I acquire, by observation and by reading about the observations of others, a knowledge of what physically happens in the universe ... and then ... try to fit my reasoning to those facts without predicting phenomena which are known not to occur. Too many or too few (or incorrect) postulates results in a poor fit to the observations.
I understand that if I am able to account accurately for the most general phenomena, all the rest should fall in line without the necessity of being "forced" into a misshapen straightjacket. And ... that if I am forced to make drastic revisions to my thesis ... it is undoubtedly wrong in some or all of its initial postulates. Hence, I am loathe to "add just one more rule" to the theory. Such additions weaken it in my own estimate ... so it must be all the more weakened in the eyes of others who have little interest in the outcome.
As an example
There was a time at the beginning of my inquiries when I had only spherical bodies floating in a three dimensional void ... but after some years of "squeezing" everything out of it that I could ... I realized that it was just too sparse to generate what is observed.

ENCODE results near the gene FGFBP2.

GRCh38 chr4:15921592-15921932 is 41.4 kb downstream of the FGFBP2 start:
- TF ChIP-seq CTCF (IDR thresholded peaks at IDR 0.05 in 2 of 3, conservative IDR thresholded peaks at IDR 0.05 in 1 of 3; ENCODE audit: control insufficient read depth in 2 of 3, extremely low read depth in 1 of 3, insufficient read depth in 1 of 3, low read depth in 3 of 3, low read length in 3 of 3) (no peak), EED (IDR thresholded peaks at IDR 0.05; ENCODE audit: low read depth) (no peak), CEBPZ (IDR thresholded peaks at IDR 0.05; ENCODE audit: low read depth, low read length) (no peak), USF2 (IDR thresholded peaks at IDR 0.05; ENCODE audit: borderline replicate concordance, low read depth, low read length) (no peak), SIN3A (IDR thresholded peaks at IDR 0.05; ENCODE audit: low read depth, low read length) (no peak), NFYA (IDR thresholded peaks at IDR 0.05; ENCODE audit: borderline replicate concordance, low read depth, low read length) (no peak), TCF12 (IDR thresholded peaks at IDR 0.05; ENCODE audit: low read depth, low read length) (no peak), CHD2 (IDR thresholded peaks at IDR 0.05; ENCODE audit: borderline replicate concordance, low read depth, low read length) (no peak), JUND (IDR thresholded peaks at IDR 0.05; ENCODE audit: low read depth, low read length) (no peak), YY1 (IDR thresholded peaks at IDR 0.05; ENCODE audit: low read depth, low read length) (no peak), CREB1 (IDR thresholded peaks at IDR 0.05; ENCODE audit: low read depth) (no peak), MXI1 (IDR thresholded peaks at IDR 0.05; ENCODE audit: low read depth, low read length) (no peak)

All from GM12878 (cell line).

Since a Euclidean grid was "assumed" in that incarnation, I gave it explicit reality and obtained another piece by means of which more "stuff" could be generated both of itself and in conjunction with the spherical frames of reference. Now, by stretching or compressing this Euclidean piece, a possible foundation for the electromagnetic interaction is obtained.
I now believe that this is sufficient to generate all phenomena. It will be tight, but that's what one must expect. I shall add no more fundamental ingredients.
I am prepared to "whittle" on this for decades till it takes a proper, natural, unforced shape and can comfortably answer to all questions.